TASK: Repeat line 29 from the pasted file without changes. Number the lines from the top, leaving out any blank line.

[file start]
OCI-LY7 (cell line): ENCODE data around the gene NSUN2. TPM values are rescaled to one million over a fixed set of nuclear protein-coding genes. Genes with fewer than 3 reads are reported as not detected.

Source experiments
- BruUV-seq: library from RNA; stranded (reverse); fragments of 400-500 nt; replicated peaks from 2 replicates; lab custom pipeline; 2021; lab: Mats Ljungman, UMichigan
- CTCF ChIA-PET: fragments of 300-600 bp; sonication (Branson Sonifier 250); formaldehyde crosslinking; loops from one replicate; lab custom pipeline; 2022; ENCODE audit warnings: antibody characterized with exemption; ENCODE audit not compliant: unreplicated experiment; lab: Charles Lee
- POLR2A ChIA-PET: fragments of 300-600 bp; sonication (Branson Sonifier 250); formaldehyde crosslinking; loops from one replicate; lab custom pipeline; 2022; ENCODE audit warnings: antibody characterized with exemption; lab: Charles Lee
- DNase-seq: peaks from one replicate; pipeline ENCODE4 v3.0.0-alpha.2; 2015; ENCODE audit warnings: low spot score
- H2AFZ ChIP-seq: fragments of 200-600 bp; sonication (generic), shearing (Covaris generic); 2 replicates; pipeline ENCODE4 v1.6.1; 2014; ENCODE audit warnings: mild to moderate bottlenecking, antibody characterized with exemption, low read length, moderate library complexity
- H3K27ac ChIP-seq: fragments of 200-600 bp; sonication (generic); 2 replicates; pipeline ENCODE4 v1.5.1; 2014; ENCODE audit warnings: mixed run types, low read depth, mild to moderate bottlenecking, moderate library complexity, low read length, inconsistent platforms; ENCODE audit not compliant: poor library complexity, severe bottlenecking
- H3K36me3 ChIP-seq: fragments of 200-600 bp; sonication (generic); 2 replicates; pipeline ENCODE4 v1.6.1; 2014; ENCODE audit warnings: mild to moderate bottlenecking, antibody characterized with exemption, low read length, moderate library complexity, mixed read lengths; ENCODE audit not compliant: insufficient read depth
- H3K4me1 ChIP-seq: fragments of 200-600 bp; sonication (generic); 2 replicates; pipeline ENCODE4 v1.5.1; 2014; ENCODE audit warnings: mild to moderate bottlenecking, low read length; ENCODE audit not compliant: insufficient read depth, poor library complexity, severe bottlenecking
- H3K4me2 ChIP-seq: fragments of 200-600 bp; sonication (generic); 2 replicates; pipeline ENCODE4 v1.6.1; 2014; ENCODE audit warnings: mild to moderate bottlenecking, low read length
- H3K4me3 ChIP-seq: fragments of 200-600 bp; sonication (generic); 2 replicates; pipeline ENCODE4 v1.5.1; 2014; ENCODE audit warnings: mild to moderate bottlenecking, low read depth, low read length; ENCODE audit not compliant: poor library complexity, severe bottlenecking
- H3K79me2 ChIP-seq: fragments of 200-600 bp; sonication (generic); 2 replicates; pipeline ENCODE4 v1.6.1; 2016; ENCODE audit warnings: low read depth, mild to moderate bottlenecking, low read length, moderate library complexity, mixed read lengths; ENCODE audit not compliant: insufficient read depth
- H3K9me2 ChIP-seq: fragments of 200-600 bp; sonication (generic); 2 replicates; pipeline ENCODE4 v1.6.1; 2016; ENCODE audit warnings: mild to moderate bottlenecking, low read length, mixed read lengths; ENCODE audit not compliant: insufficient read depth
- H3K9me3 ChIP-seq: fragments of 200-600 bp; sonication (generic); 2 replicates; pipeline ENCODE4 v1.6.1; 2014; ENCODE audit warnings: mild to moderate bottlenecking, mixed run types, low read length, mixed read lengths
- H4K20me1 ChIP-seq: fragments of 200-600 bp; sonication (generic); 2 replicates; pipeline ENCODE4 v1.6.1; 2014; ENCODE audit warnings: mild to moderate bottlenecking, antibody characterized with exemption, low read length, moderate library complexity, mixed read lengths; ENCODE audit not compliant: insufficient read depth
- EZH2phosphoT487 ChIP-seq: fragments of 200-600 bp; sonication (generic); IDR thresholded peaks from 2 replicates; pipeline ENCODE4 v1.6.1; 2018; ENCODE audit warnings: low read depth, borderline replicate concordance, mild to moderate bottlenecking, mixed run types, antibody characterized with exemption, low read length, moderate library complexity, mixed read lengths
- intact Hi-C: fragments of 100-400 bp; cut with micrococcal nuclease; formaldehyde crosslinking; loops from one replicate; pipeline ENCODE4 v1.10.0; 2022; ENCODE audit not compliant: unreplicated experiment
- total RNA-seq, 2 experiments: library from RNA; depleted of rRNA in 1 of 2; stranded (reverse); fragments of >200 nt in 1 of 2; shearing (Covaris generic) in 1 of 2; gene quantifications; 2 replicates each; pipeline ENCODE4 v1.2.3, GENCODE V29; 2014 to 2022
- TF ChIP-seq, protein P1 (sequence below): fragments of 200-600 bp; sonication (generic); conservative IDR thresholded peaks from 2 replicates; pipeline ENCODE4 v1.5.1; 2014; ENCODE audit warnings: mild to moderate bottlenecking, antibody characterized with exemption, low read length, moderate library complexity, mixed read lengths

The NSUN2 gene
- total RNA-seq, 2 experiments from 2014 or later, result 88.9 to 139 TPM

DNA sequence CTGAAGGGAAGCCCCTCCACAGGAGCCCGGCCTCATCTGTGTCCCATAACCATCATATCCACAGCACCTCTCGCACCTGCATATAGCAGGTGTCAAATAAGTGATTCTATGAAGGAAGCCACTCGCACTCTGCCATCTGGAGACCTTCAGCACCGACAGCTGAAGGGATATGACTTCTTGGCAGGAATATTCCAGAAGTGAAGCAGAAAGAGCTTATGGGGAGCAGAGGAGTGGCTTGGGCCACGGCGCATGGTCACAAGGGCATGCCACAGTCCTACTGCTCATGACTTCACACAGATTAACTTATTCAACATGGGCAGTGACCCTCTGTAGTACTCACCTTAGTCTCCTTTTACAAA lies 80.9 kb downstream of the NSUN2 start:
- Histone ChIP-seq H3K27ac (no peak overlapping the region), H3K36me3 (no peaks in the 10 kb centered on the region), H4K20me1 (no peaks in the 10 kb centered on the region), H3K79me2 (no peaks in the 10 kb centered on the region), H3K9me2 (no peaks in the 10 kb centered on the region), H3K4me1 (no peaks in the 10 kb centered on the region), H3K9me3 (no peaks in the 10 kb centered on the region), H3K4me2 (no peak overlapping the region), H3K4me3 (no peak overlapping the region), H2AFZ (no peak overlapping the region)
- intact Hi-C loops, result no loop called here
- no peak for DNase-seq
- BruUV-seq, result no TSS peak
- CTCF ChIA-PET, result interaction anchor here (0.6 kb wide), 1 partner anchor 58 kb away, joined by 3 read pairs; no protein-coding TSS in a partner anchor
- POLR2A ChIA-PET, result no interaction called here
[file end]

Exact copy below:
- POLR2A ChIA-PET, result no interaction called here